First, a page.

Shekhar’s time at St Stephen’s has been described just as the ordinary student’s University days. Of classroom lectures, bunking classroom lectures, having alternate agendas to attending classroom lectures – the entire paraphernalia.
Arguably the most poignant character sketch in the book would be of Masoom Ali. Once the author’s senior at Mayo, Ajmer, Masoom was a most gifted sportsperson who had lost his crown in tennis to Shekhar. Though the author and the audience insist that Masoom let him win – Masoon denied the gifted allegation. Over time, naturally, they developed a friendship that relived itself beyond the four walls of Mayo institution. The “uncrowned Nawab of Tonk”, Masoom had his way through things. Visiting the author on a bicycle, Shekhar recalls, “His laughter, as it filtered through the purifying sieve of his upper dentures, bore his age-old stamp of sincerity and ingenuousness…Only Masoom could make humility look great.” Dying prematurely at 65, Masoom has left an indelible mark on the author’s being. Friendships then are the life-long anodyne that move even the most credible.
With descriptions of his time in the forces, Shekhar lends an insight into the human faces that make and break authority. Usually known for their aggression and unapproachability, Shekhar presents a more light-hearted tinge to the forces. From his participation at the Indo-Pak border to his operations in Rajasthan, the highlights of his stories are not the actions or the brutal events – they are the people, their humour, their silly judgements – which, in fact, form the true basis of existence.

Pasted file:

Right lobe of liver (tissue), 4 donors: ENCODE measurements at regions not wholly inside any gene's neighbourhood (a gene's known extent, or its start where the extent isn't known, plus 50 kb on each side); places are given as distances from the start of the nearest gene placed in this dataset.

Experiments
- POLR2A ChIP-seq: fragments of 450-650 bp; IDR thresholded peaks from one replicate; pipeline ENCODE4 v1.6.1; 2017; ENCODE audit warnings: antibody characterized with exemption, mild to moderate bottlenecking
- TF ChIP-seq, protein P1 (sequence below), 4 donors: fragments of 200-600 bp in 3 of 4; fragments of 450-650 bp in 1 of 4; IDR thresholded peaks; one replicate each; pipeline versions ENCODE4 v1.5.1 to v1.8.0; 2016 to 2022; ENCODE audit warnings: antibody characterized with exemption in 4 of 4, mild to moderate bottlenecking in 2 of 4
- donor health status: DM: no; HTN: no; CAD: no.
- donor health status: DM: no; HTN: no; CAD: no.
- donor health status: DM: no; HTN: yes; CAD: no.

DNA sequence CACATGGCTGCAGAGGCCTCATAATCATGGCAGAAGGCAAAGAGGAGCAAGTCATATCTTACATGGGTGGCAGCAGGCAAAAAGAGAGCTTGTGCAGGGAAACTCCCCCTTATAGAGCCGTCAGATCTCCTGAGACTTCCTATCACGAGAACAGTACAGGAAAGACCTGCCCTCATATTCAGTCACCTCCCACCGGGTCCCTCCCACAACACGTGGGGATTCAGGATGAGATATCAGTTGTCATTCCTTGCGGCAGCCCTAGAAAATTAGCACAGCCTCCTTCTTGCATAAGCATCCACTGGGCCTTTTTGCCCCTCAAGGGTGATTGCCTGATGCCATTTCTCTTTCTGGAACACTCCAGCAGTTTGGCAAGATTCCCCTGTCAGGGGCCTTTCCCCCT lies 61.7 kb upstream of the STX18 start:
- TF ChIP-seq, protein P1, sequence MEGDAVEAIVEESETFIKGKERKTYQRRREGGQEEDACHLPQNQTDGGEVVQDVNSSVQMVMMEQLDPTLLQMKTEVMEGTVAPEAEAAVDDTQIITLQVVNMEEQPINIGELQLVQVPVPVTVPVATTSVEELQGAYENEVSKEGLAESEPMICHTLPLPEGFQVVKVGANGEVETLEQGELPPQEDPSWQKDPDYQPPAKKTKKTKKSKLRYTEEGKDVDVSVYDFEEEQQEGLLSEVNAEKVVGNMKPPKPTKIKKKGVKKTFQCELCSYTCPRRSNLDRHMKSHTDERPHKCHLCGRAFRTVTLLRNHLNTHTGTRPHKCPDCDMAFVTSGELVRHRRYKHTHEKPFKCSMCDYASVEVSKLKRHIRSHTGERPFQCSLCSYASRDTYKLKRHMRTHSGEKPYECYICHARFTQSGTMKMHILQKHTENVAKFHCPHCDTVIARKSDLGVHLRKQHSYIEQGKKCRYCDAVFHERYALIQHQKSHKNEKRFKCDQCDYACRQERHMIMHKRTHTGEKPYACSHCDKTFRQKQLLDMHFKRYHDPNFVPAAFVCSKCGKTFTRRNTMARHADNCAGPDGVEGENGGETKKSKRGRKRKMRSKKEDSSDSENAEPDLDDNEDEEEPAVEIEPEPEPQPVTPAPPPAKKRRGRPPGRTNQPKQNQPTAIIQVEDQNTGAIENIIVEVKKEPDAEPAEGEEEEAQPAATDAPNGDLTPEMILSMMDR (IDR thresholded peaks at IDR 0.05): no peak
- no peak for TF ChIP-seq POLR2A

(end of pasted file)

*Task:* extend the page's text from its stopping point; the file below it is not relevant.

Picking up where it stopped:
The Tunnel to God, for instance is a hilarious account of a sadhu who was duping villagers with his preposterous claims of godliness. While indicating the surge of unscrupulous activities that are conducted in rural India behind the glamour of urban structures – Shekhar lends a hilarious touch to a small-scale Godman’s means of appropriating God.
The two highlights of Shekhar’s life, as he himself has declared, first, include an encounter with Prime Minister Jawahar Lal Nehru. Shekhar’s descriptions, again, transport you to the anteroom where the IPS officers were seated awaiting their Bharat Darshan. Shekhar’s greatest takeaway was Nehru’s emphasis that a public servant’s “paramount duty is to do maximum good for the maximum number of people.” Yet, as Shekhar discovered during the course of his service, and a challenge that we Indians battle even today “only a few chosen were more equal than others”.
The second, more heartwarming encounter, was with Sheila, his wife now, who was also his batchmate during his days at St Stephen's. A member of the ‘water squad’ as titled by the author’s accomplice ‘Lion’, Sheila compelled the author to attend more classes and perhaps, even paved the way for him to crack the coveted IPS examinations.
Memories are Made of This, has been aptly titled. The author expresses with passion and care the many events that shaped his worldview and lent him a lens to the world, a lens which he consequently lends to his readers – a prism of magnificence!